He famously opposed the Quit India movement citing the dangers Fascism offers to the independent world. This was suicidal for any leader at that time, and he antagonized the congress cadres base. But he stood by his conviction , as like he did many issues in his long cherished life. He was ready to battle it all alone if required, like the struggle against the License Permit Quota Raj(a line he coined), against the personality worship of Nehru. In these fights of course he did mistakes like aligning with the DMK when he started the Swantantra Party to oppose the Congress.
But he was not the one bogged down by public opinion, and it made him unpopular, loved and hated at the same time.

2. Religious Yet Broad Minded,
We have a template in the liberal circles like any one who espouses the Hindu scriptures like Gita, or one who is a practicing hindu has to be a bigot who supports say things like Untouchability and caste system. Same happened to Rajaji and his bhraminical background not helped in matters.
But in reality he was the first to oppose untouchabilty in tamilnadu. He made his life mission to open Indian temples to untouchable. He famously defended a case on an untouchable entering the Thiruchanoor temple. His ashram inmates comprised of people from different caste backgrounds. He totally believed in the horrors of caste system and untouchability but he didn’t have the standard liberal. So he had to suffer like any independent thinker has to.
So he wrote major works on Gita, Ramayana and his writings were important to the formation of modern tamil prose.

Rajaji’s strength was his witty and memorable one liners with which he won many arguments.
He was one of the most successful lawyers of tamilnadu when he decided to quit the profession to participate in the independence movement. He was one of the finest parliamentarians India produced, and he provided a demonstration of his witty tongue in these debates.

Able Administrator
He was part of the lost breed of administrator who wanted to do the right think not always the popular one. A life long supporter of prohibition of liquor, he changed the lives of poor people through his activities regarding prohibition and khadi. Take for instance the much criticized education policy. The idea was clear and simple, he wanted to increase the admission in schools, with the current financial constraints it was not possible to open more schools neither to increase the teachers. Hence he suggested the school time for children will be reduced to 3 hours and the schools can cater to two batches of students in one day. He also suggested in the remaining time the children can learn their family work. This snowballed into a controversy which was totally uncalled for, and was forced to resign his post. He was adamant to such an extent is surprising but he felt it was the right thing to do.

Funny aspect about Rajaji is introduced as the one with a weak frame in the beginning .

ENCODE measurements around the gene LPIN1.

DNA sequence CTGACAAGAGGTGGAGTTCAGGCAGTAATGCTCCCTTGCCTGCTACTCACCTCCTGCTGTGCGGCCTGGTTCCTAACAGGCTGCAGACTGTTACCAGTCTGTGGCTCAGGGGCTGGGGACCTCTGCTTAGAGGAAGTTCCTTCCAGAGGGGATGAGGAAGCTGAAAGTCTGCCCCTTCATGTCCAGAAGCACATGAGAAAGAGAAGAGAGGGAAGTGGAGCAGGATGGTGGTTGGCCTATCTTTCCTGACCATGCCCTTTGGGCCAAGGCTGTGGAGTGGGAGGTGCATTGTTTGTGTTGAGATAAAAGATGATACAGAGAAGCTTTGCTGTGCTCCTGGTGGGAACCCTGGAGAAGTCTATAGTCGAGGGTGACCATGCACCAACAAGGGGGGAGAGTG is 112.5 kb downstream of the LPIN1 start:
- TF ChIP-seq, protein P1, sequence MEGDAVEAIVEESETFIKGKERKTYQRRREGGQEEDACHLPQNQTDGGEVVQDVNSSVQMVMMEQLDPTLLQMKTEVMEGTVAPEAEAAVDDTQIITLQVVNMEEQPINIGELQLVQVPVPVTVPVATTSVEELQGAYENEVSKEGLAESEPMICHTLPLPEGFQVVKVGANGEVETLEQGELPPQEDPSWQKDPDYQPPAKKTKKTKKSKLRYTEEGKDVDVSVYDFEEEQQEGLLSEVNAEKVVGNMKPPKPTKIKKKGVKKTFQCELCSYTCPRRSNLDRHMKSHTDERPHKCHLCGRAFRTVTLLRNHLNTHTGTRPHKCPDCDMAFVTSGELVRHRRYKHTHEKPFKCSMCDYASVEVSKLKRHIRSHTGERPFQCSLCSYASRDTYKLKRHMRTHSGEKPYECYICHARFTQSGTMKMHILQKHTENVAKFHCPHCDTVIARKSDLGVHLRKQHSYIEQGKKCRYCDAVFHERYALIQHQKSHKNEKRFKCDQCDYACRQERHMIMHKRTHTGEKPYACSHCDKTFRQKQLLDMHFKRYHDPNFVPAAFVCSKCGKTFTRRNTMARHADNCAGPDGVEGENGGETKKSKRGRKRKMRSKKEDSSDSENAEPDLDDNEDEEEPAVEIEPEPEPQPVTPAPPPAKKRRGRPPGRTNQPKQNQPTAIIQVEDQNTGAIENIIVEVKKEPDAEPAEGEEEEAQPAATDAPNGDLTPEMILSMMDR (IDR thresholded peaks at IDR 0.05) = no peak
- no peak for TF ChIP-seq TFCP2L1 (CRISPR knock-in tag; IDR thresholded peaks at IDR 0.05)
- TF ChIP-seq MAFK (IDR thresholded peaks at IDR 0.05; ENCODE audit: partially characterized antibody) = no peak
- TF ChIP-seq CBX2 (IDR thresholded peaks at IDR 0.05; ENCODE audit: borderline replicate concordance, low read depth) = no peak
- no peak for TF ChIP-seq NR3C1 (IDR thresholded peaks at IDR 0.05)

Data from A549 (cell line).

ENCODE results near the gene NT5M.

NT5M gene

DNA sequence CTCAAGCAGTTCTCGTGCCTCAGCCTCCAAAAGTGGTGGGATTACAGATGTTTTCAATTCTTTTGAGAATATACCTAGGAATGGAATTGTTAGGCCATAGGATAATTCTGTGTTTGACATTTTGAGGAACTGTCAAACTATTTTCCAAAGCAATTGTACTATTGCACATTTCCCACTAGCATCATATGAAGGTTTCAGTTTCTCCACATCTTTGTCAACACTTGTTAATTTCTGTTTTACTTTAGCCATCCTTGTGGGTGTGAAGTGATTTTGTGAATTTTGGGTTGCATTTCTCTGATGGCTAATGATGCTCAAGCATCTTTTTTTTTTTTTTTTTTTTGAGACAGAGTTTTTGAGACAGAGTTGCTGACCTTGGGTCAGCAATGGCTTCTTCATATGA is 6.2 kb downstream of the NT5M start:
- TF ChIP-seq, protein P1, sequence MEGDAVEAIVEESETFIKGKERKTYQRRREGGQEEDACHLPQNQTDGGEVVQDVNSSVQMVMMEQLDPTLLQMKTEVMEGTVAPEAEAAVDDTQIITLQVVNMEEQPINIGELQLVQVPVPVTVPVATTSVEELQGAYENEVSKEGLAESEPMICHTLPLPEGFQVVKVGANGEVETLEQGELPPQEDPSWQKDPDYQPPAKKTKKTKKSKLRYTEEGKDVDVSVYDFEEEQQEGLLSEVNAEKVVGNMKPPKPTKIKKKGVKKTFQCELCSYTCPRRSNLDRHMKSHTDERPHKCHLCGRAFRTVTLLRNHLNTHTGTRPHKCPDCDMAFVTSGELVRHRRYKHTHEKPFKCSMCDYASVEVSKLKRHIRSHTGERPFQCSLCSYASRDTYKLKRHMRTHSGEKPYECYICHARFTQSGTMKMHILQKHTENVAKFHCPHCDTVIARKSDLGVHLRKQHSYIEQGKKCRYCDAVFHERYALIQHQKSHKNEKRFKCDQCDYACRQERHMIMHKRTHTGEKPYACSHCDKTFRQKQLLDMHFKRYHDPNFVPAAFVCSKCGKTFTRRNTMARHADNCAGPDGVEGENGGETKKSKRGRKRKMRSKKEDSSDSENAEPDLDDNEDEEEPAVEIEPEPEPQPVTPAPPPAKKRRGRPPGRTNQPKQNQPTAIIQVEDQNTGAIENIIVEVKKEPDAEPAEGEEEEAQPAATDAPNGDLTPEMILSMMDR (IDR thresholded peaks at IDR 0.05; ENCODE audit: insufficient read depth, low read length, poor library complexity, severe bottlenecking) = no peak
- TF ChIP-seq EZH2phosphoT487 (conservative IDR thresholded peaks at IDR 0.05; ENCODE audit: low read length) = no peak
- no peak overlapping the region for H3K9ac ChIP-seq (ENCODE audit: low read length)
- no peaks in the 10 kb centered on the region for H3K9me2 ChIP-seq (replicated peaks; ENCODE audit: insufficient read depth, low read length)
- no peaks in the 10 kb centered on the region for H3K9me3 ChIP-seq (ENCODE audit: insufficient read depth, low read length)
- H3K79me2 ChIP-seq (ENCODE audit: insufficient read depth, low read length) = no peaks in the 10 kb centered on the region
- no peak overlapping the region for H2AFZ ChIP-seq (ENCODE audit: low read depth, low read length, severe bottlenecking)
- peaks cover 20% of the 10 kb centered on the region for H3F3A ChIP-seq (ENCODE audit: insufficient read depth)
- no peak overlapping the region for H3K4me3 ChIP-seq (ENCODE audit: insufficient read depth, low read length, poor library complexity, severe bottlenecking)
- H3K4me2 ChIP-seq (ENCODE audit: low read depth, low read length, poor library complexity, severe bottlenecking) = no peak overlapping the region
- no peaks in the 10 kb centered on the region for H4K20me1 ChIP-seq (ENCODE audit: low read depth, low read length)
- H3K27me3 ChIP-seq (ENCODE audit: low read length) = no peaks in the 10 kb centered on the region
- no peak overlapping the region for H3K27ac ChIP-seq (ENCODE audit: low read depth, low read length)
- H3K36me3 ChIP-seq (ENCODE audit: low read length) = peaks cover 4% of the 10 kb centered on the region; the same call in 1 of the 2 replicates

He comes about as one who is often sick and tired wanting to retire. But curiously he outlived all of the major leaders of independence Gandhi, Patel, Azad, Rajendra Prasad, Nehru .
In a way he was active in stages of life from the time British Raj was in full force, the independence movement, to around 3 decades in independent India. This made him involved with so much of issues in a wide ranging arc. He was like the conscious keeper of India for three decades post independence.

This book is a phenomenal learning on his life.

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Nine Live

Nine LivesNine Lives by William Dalrymple
My rating: 4 of 5 stars

I have seen the books of William Dalrymple stacked in many book shops.
But somehow never felt so keen to read his books. Always had a thought that this might be one of those books that Western writers come up with about India in a manner that never impresses me.
I was pleasantly proved wrong by this book Nine Lives. Its a travelogue on the live of nine people as the title suggest. It captures the unchanging aspects of Indian life amidst the ever changing modern life. These lives are frozen in a time completely different to the prevailing modernist epoch.
It is just a great strength of our country that we accept so much different lives to flourish and there is no single prescribed path that our tradition mandates. Here are the things that worked for me in this book ,

1. The book is sincere in what it tries to capture, I never felt any tone of condescension to the lives it is capturing which is usually the case. The accounts are thoroughly researched , each life account begins with an incident, captures the historic root of the life and then uncovers the person in a manner we start to feel them real.

2. The lives capture the essence of our tradition, it includes a Jain nun who in her renunciation and sacrifices tries to attain moksha in the other world , to the Bauls of Bengal whose moksha lies in the song and dance and everyday beauty of the life at hands.

3. The conversations that the author has with the characters are one of the high points of the book. Be it the sthapathi in Swamimalai who speaks about the god taking over the artist in the act of sculpture. Or the conversation with the Sufi Saint on the teaching of Sufi Islam and his message of tolerance and peace. They capture the essence of the book and are really poetic.

4. The lives are also conflicting in a way with the epoch of the current times. Everyone who has choose this life are a rebel and in a way are facing the pressure of the times. This is captured well.

5. It captures the underlying humanity of India.